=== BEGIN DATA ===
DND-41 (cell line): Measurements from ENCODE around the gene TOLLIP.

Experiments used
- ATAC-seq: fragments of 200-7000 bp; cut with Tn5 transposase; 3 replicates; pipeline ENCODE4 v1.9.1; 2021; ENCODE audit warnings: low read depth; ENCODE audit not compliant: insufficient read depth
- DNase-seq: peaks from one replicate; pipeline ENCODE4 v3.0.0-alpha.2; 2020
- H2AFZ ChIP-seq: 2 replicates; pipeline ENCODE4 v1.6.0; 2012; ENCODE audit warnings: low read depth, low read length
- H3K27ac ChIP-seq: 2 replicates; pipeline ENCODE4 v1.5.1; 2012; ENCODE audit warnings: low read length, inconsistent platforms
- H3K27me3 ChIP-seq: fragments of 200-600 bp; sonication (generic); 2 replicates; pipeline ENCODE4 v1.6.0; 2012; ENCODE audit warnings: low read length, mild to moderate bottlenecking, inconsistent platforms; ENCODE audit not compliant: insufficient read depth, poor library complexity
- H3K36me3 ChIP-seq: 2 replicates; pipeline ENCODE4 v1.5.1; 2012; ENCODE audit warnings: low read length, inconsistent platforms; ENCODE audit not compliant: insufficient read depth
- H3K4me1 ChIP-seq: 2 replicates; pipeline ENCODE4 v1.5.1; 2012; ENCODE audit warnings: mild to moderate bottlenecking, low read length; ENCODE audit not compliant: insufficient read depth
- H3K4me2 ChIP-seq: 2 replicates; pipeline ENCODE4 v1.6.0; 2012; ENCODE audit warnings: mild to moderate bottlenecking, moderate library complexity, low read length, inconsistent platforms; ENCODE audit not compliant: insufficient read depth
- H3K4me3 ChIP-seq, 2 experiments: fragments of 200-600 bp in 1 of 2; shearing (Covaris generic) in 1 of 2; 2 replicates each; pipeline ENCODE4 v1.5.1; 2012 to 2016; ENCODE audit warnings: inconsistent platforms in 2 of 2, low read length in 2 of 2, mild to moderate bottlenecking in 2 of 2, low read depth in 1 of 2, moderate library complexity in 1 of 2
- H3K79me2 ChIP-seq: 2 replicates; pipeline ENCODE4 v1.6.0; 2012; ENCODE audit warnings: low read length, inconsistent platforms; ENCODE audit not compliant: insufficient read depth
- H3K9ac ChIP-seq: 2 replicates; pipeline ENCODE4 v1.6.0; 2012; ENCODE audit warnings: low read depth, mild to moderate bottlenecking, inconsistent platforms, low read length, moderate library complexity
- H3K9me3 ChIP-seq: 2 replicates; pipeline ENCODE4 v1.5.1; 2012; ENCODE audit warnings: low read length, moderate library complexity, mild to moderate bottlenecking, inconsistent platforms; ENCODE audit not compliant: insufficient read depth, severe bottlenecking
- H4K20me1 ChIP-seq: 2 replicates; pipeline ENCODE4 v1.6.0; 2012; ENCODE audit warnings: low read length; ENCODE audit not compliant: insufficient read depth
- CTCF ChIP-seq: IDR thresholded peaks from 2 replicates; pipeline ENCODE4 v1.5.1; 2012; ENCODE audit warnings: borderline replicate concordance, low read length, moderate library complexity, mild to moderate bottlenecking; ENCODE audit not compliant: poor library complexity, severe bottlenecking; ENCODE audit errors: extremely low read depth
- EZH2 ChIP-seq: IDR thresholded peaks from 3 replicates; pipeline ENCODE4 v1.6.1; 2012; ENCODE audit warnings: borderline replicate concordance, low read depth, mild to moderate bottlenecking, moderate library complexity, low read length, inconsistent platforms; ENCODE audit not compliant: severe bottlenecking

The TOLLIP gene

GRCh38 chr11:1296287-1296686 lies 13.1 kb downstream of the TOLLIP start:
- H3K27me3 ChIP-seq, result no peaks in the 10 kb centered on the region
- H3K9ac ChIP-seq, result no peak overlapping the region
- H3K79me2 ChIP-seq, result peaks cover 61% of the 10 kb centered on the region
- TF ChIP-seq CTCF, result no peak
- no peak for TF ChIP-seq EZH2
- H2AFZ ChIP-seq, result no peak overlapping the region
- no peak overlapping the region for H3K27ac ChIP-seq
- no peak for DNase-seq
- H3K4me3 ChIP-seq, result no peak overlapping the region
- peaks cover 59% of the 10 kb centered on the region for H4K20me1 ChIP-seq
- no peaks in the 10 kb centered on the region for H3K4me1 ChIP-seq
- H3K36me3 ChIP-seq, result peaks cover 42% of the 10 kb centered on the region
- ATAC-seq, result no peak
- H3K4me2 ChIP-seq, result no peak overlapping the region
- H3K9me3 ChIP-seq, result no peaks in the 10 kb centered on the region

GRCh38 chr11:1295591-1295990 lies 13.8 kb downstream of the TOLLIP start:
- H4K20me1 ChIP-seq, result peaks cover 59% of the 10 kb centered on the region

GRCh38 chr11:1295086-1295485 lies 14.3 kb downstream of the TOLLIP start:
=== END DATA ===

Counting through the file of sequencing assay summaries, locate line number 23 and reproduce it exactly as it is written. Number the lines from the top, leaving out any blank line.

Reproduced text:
- TF ChIP-seq CTCF, result no peak